We study the question of how wireless, self-contained CMOS-synthesizers with built-in speakers can be used to achieve low-threshold operability of multichannel sound fields. We deliberately use low-tech and DIY approaches to build simple sound modules for music interaction and education in order to ensure accessibility of the technology. The modules are operated by wireless power transfer (WPT). A multichannel sound field can be easily generated and modulated by placing several sound objects in proximity to the induction coils. Alterations in sound are caused by repositioning, moving or grouping the sound modules. Although not physically linked to each other, the objects start interacting electro-acoustically when they share the same magnetic field. Because they are equipped with electronic sound generators and transducers, the sound modules can work independently from a sound studio situation.
This sound art installation involves musical interaction between a performer and a number of smaller “sound objects”, also called modules. The audience or visitors are allowed to play with the modules. The setup consists of a table or pedestal on which the modules are placed. The work should be presented indoor and displayed in the center of a room, so that people can walk around.
The core concept of our approach was to build wireless sound modules. Transducers are integrated into a module casing. Non-sophisticated music electronics are used to generate audio signals. The modules are powered by induction coils. WPT is based on the following principle: a power supply driving a circuit generates an alternating current which, in turn, is transmitted to a wound wire to form a flat spiral coil. This is called the transmitter. Voltage is induced into the receiver coil by electromagnetic induction. The voltage is then rectified to enable it to drive another circuit. Alterations in sound are caused by repositioning, moving or grouping the sound modules. Although the objects are not physically linked to each other, they start interacting electro-acoustically when they share the same magnetic field.
Each object functions as a sealed chamber for a single dynamic loudspeaker. When the objects are placed into the magnetic field of the current-carrying induction coils, which are integrated into a table, the circuits are put into operation and produce sound which is played back via the built-in loudspeakers. We used 3D printing as an effective method to create various shapes, tailored to the needs of our application. We decided to use familiar shapes like bottles, cans, vases and salt shakers.
The direct relation between the physical parameters of the induction field and the sound gives the user an audible feedback. Here, to play with the sound, the objects can be tilted or even held above the magnetic field, which works up to a distance of approximately 2.5". For example, the frequency of the oscillators rises with distance while the amplitude decays. If several Objects are placed into the same magnetic field, the chips start colluding and "battling" about the available power. The haptic properties of each module correspond with particular sounds. Random sounds, glitches and oscillations develop a life of their own and can’t be exactly reproduces a second time. Whereas the overall sound structure is controlled by the performer, respectively audience.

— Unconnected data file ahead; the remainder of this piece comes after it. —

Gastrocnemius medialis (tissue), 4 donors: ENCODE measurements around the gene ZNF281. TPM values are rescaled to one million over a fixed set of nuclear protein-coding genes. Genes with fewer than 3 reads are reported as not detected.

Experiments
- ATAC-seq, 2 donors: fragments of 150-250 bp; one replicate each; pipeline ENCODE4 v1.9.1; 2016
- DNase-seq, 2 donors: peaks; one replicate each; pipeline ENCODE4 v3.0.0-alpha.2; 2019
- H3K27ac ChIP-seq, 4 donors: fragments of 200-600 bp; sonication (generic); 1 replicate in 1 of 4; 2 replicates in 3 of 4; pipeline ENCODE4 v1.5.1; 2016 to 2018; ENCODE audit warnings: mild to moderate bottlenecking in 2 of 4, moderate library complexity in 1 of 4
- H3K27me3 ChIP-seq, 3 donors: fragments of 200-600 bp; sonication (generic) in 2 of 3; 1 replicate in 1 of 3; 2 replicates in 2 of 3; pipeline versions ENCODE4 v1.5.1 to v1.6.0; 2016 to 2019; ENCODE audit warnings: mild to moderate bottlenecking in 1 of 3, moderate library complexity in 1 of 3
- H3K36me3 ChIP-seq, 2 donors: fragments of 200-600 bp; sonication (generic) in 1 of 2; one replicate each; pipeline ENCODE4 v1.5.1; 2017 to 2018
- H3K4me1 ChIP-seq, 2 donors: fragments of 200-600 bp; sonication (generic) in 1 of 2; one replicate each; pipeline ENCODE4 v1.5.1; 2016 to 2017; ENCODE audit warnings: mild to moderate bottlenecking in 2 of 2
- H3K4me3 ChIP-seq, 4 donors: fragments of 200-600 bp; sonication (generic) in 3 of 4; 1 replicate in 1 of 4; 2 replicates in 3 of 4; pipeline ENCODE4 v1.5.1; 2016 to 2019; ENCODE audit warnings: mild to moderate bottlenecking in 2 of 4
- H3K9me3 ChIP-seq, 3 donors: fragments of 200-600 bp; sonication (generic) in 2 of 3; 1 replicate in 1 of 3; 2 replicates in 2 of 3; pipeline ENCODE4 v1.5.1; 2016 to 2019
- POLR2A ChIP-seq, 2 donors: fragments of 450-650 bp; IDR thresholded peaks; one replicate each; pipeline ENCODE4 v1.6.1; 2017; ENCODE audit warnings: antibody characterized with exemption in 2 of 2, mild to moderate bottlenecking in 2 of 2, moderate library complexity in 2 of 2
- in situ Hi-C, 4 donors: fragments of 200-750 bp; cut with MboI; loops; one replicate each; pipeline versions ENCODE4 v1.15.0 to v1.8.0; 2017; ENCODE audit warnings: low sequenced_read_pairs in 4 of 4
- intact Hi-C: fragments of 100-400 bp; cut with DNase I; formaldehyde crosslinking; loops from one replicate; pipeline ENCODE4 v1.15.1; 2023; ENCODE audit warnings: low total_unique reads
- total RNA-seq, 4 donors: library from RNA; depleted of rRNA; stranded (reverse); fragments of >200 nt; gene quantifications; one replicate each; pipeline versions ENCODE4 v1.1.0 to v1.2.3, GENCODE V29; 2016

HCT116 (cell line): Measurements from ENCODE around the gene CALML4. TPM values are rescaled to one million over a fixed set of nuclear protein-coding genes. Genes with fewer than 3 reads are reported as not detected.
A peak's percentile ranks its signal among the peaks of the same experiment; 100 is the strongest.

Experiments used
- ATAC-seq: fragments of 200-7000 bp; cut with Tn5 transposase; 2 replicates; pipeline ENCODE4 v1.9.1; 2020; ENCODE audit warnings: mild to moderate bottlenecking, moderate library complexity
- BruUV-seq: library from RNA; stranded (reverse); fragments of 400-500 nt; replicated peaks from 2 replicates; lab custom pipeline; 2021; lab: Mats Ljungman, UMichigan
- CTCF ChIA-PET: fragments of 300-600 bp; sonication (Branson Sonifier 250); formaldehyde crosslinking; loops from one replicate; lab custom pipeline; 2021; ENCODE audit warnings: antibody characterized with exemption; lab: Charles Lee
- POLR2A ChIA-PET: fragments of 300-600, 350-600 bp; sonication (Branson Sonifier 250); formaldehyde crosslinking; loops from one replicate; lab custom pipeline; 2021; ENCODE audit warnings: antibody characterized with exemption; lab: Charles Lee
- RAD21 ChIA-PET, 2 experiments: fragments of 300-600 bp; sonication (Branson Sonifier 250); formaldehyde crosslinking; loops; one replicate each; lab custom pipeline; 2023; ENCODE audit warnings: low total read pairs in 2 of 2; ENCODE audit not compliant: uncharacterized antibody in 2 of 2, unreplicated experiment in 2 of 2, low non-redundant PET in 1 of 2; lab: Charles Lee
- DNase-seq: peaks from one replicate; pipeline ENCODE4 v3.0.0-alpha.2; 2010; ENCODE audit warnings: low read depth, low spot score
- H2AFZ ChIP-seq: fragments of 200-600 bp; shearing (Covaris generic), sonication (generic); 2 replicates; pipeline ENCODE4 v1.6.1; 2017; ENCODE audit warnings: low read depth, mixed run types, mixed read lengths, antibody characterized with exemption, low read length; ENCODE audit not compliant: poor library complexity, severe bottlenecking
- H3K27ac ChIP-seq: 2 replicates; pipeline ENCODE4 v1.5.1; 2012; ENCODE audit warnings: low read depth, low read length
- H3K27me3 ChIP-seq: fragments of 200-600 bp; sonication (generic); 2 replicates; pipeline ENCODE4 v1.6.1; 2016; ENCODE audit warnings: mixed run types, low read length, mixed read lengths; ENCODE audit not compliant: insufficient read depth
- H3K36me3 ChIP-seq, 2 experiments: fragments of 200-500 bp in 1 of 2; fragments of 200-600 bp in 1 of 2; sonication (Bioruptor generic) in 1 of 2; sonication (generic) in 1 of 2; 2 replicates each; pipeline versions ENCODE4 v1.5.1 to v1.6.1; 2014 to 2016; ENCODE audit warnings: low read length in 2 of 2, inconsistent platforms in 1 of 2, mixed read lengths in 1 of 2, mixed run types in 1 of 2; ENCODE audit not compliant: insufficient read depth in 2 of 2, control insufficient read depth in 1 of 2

Depending on the restrictions in the host country China at the time of the conference, we are eager to present the installation in person. Most of the equipment can be carried or shipped to the venue by the artists.
Space requirements: The work should be displayed indoor. The university environment or a gallery space appear to be appropriate. The installation setup consists of the pedestal/table and the sound objects and should be placed in the center of a room. The actual room size can be variable. We recommend to leave enough space for the audience to walk around the table. A ceiling light above the display area would be helpful.
Floor Plan & Logistical Requirement: The suggested minimum room size should be 6m x 6m. A larger room will work too. For our installation we used a modified, wooden table. The induction coils were put right under the tabletop. For logistical reasons it would be helpful if the organizer could provide a wooden table.
A fall-back solution could be a simplified setup based on a wooden plate with a maximum thickness of 1 cm to allow inductive coupling between the transmitter and the receiver coils. Dimensions are variable.
Only a short installation time is needed for assembling the components. One needs to place the power supply under the table, connect all power cables with the induction coils and arrange the coils. We estimate this process would take two hours, including unpacking all materials. Most of the process is self-explanatory and clear instructions can be given to third persons, in case we are not able to be present. No calibration procedures are necessary.
One power connection should be accessible at the venue. The basic technical set-up of our installation consists of one laboratory power supply, alligator clamps, induction coils (RX & TX) for wireless power transfer (WPT), and several sound modules. The final number of modules is not fixed.
Table I. Equipment Requirements
1 x Laboratory power supplies
Wireless Power Transmitters
Power cords with China connectors
Power Connection on-site